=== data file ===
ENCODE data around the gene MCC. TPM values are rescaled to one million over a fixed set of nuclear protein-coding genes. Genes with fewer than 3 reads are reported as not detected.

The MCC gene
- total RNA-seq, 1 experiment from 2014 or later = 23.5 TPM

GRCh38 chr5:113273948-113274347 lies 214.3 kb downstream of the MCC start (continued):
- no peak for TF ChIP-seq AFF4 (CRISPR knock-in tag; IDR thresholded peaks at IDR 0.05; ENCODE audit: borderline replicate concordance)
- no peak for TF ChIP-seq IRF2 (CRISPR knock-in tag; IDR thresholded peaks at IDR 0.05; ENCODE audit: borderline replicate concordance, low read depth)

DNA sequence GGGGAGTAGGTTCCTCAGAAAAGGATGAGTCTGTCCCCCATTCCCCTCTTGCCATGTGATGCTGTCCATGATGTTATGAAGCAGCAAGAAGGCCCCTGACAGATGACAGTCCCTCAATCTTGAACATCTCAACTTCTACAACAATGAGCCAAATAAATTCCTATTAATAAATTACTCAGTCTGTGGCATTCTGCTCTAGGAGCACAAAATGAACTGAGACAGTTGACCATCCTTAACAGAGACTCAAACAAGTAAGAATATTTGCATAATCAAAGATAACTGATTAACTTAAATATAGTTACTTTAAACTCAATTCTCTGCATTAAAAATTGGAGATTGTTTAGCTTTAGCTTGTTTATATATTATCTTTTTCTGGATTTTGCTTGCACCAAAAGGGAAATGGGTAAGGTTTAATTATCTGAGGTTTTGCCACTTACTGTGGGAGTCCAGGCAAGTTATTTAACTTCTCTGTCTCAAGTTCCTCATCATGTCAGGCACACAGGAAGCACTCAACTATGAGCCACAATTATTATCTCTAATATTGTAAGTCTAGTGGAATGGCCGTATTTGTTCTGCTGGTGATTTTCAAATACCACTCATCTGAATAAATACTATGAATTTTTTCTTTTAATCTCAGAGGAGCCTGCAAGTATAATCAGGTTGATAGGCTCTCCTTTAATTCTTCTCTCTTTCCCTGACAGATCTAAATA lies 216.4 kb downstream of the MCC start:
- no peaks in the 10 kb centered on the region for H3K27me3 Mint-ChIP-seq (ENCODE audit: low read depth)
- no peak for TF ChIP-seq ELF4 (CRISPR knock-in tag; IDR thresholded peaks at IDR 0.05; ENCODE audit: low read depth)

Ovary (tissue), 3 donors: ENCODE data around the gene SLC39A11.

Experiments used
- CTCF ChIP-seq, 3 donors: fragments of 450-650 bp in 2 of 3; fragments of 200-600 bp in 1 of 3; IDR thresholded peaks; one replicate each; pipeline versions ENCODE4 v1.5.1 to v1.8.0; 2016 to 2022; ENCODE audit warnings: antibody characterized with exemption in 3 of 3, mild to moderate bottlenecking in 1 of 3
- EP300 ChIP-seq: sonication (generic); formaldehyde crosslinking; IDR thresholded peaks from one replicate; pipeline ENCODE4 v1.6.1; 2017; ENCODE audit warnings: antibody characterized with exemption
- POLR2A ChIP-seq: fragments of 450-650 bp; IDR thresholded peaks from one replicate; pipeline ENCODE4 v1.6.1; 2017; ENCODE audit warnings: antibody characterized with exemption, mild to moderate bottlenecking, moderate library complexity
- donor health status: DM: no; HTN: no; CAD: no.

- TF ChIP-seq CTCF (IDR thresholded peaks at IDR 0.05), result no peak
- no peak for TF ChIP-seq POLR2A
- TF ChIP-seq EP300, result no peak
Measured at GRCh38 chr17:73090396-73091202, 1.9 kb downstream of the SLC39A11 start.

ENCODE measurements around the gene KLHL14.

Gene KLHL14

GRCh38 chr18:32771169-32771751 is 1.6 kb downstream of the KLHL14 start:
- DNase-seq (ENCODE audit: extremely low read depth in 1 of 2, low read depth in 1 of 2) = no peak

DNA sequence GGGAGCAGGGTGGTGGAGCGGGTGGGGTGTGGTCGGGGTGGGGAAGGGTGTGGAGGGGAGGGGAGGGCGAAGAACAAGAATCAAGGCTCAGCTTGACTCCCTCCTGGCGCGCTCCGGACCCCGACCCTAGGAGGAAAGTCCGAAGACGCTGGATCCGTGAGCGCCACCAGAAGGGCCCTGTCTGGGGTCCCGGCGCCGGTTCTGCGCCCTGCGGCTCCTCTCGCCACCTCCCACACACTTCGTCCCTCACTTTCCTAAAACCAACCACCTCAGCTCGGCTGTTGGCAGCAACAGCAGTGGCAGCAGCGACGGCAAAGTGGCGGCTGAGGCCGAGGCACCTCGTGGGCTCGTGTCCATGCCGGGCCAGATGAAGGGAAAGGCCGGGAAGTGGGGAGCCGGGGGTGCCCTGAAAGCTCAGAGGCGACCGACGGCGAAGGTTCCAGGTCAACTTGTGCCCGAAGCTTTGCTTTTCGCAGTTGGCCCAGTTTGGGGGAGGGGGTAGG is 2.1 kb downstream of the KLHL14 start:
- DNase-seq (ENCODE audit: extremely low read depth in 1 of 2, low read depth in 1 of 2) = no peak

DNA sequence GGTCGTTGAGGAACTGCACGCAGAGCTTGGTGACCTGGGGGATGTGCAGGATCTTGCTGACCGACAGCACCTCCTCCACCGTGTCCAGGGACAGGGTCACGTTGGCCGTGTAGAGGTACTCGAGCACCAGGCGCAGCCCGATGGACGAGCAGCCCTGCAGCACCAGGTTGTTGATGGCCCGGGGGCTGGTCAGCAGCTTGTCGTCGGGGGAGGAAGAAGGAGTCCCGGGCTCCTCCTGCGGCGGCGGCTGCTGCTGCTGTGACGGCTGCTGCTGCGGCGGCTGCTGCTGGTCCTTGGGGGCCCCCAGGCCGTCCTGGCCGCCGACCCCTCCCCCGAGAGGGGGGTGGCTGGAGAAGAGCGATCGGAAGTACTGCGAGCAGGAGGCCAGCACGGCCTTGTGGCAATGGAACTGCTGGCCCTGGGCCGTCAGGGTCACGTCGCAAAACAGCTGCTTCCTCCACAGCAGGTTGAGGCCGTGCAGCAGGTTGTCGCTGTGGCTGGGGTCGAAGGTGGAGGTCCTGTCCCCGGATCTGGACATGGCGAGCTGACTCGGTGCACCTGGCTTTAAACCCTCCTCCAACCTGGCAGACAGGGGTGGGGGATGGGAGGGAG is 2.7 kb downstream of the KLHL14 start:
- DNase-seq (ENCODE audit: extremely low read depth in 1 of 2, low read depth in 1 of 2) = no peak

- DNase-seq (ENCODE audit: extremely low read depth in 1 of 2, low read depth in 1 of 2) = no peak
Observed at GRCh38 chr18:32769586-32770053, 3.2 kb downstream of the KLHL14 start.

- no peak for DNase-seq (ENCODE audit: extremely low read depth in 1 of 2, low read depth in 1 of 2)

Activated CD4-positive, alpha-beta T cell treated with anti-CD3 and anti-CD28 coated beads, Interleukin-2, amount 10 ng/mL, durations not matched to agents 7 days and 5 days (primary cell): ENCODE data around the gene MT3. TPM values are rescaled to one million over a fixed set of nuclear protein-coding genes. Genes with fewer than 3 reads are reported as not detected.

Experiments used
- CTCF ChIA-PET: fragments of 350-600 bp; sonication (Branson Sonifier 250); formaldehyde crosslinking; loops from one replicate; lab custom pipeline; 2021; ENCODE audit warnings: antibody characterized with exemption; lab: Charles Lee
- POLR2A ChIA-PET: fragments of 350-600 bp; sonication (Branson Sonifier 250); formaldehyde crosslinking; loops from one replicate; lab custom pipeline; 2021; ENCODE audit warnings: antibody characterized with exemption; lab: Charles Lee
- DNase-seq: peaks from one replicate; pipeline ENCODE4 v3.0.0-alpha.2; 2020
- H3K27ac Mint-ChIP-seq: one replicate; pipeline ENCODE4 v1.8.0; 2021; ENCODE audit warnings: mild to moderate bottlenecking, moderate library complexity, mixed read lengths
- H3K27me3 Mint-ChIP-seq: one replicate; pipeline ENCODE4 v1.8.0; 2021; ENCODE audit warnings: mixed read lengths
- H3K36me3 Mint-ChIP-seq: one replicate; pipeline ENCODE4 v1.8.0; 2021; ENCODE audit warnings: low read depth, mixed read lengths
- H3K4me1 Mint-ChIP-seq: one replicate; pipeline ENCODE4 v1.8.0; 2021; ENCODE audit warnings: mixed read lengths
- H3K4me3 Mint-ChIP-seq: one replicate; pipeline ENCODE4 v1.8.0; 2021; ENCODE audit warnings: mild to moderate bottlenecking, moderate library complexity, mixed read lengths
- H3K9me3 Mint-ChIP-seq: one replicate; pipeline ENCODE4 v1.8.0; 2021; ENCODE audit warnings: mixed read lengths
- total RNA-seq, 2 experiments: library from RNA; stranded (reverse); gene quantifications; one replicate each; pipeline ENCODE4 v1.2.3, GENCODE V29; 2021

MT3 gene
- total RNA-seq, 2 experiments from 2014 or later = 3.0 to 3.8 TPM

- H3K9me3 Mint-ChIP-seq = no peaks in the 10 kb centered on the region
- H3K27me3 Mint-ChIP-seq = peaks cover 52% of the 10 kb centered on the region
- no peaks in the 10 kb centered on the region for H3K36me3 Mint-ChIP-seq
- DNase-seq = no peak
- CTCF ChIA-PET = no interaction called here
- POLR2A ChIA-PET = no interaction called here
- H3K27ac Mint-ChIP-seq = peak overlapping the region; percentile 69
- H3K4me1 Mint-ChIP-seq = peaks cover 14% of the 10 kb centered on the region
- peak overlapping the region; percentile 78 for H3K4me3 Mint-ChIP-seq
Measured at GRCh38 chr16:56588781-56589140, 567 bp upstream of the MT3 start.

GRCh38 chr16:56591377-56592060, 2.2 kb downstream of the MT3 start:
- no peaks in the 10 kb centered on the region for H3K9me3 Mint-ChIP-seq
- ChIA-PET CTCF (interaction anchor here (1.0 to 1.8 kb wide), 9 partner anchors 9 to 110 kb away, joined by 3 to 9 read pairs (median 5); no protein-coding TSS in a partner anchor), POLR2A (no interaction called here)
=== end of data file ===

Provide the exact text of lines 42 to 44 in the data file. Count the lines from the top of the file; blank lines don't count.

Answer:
- total RNA-seq, 2 experiments: library from RNA; stranded (reverse); gene quantifications; one replicate each; pipeline ENCODE4 v1.2.3, GENCODE V29; 2021

MT3 gene
- total RNA-seq, 2 experiments from 2014 or later = 3.0 to 3.8 TPM